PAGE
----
Sometimes you don’t feel like getting your head kicked in. Sometimes you maybe just wanna give your brain a swirl. Diminishing, an industrial, ambient drone metal duo, can help you with the later. The new project formed by Gridfailure genius Dave Brenner and his Texas-based partner in crime, Lane Oliver (Yatsu), offers up a miasma of dark tones, distorted vocals and dirge-psych landscapes to get lost in on their full-length debut, The Unnamable.
All sounds on The Unnamable were performed, recorded, and mixed by Brenner and Oliver, using all manner of vocals, guitars/bass, keys/synth, percussion, field recordings and more. Mastering was handled by Dan Emery at Black Matter Mastering (Kool Keith, Steve Von Till, Thetan). The Unnamable is set for release on deluxe cassette and all digital platforms June 16. Find preorders at Anti-Corporate Music here and at Diminishing’s Bandcamp here.
In lieu of a quote from the band about its debut full-length, we’re offering up a track-by-track narrative from both members (below the Bandcamp player).
Oliver: “An Emptiness” opens the record on a nihilistic note. The “narrator,” if you will, muses on the futility of existence. It’s a theme that appears repeatedly on the record, but it is also a theme that is purposely contradicted in some passages. The push-and-pull between pessimism and the desire for meaning flows throughout The Unnamable to capture the emotional turmoil of existential crises.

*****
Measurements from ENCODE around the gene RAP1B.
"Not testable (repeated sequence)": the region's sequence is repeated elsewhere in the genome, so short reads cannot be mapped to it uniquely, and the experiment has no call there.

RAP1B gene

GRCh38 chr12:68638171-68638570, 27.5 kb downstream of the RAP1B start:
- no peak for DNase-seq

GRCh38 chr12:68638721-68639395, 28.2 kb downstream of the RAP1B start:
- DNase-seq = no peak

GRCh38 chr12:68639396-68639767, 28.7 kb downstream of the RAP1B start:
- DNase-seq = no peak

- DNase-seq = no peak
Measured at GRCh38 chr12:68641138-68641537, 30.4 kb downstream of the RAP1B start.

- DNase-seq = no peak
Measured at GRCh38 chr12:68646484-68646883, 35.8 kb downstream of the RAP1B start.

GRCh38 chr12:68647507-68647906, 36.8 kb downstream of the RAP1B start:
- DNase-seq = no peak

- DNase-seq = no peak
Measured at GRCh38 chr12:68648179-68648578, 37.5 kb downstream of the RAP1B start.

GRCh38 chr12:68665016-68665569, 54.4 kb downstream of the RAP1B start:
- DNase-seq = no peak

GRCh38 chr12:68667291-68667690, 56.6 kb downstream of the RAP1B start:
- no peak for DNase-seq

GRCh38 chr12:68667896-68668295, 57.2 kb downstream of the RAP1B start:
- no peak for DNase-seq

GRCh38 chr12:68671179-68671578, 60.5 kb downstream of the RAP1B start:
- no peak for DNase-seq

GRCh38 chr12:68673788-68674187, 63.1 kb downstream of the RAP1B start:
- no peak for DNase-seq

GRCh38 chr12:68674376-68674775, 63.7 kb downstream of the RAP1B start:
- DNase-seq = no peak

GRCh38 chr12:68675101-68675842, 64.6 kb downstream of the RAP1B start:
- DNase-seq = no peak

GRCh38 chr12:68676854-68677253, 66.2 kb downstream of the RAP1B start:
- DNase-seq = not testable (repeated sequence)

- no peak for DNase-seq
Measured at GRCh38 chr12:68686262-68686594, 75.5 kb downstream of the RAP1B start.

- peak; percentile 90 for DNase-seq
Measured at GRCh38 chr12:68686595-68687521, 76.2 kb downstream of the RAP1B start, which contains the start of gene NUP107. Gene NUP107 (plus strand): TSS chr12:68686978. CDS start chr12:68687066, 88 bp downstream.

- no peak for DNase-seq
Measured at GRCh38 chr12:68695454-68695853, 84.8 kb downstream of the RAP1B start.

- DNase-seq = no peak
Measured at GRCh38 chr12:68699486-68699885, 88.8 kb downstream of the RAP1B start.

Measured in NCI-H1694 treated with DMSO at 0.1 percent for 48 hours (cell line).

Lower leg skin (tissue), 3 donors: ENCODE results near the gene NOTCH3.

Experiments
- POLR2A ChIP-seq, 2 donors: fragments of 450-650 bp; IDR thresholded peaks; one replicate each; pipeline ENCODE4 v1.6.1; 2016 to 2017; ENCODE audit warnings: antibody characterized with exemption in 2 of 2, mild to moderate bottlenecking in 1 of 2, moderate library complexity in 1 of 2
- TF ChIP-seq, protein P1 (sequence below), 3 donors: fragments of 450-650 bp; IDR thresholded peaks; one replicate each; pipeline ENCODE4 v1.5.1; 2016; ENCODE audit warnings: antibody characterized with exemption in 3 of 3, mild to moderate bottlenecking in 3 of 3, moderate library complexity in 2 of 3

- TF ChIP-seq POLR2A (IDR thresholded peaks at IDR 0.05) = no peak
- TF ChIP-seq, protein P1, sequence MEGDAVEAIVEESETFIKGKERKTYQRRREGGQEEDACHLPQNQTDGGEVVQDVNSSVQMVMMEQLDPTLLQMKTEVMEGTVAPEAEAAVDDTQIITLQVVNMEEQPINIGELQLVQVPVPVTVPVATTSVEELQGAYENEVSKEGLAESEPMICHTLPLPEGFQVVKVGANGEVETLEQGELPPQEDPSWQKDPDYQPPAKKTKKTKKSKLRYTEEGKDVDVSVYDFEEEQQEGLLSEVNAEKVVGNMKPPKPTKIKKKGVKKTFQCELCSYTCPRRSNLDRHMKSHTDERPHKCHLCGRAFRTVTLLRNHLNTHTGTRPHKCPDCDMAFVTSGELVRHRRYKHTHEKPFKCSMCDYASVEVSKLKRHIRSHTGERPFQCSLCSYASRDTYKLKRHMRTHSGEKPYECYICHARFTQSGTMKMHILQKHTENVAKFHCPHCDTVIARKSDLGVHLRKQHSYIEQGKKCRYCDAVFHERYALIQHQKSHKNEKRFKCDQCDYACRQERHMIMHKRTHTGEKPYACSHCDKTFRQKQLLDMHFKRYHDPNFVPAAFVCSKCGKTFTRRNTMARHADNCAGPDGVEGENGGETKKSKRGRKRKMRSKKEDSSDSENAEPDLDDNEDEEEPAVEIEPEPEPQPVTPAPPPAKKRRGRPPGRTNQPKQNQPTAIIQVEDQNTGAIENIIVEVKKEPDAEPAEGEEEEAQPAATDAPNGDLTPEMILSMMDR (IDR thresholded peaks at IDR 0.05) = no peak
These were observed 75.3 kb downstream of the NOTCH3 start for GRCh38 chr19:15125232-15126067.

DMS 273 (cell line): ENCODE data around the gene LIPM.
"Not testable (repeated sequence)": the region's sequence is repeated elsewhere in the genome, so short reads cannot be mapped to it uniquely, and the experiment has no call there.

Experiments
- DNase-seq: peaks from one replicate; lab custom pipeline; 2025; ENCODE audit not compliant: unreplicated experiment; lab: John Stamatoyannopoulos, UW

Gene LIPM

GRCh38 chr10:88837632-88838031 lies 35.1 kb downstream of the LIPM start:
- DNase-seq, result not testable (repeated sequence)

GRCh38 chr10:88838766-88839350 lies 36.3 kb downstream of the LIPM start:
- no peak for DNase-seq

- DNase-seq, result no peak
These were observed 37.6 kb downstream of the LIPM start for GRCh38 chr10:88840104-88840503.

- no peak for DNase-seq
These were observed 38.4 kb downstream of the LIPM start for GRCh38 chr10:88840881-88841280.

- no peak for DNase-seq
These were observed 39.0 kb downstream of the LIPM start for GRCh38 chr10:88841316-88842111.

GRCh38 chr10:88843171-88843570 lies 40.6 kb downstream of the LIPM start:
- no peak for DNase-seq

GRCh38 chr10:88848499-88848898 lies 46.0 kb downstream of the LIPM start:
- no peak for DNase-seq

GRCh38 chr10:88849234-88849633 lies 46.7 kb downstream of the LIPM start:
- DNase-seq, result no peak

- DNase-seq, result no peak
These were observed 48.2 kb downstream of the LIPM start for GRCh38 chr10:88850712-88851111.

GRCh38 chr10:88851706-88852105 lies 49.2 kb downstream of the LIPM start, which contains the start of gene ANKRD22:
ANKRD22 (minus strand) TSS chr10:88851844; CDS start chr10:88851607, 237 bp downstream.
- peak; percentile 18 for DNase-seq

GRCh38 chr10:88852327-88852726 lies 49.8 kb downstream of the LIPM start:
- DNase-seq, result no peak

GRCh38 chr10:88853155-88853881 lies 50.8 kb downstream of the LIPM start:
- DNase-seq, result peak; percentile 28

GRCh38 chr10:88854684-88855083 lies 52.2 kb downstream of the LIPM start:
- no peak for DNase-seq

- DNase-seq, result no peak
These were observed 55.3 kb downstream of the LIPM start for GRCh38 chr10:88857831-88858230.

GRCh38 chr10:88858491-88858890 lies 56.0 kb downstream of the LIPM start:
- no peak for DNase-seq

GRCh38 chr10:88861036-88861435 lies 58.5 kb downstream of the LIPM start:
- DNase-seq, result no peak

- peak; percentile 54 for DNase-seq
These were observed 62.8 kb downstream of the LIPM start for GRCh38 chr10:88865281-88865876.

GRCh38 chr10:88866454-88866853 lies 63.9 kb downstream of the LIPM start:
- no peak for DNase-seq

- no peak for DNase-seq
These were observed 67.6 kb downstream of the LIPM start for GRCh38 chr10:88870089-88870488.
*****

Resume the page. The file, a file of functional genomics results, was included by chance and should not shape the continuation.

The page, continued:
Brenner: The gnarled moans and dismal rain at the front of this set the demoralizing mood for the entire album. Lane wrote 99% of the album’s lyrics around a central theme and this one sets that up right from the start. Lane plays main guitar and synth, I handle vocals plus guitar, bass, synth, effects, field recordings.
The Rats I’ve Fed
Oliver: The song is about giving yourself to things and people without properly taking care of yourself. It’s about the burnout and distress one experiences when boundaries aren’t established and maintained. It’s about the dark side of “selflessness,” which is a topic touched upon later in the album as well.
Brenner: This song really encapsulates the core tone and concept of the record; it was the first song we released when we announced the album. Lane on main guitar, I supply percussion, keys, and effects, and we both handle vocals.
That Sinking Feeling
Oliver: “That Sinking Feeling” touches upon those moments of existential dread one experiences when reflecting on mortality. Is there life after death? Do we really want to know if there is? We push it to the back of our mind, but these questions always return. In contrast to the opening track’s overt nihilism, this track is about being confronted with uncertainty.
Brenner: This was one of the first songs we put together, back when we were still working on this as a collaboration between my project Gridfailure and Lane’s prior project, Feel Happiness. He ended that project when we had this record heavily underway, so that’s when we decided to make this a new band and we leaned into pushing it into some new directions as its own project. This is the most harrowing emo song ever. Lane on vocals, guitar, and synth, and I play acoustic guitar, some percussion, and pedal effects.
No Fire, No Fanfare
Oliver: The topic of uncertainty returns in this track. Here it’s assumed that there is no heaven or hell. What happens after death, if anything at all, cannot be comprehended. The “narrator,” however, still wishes that some form of an afterlife exists. They express their desire to see a dead loved one again, and ask said loved one to guide them over to the “other side.”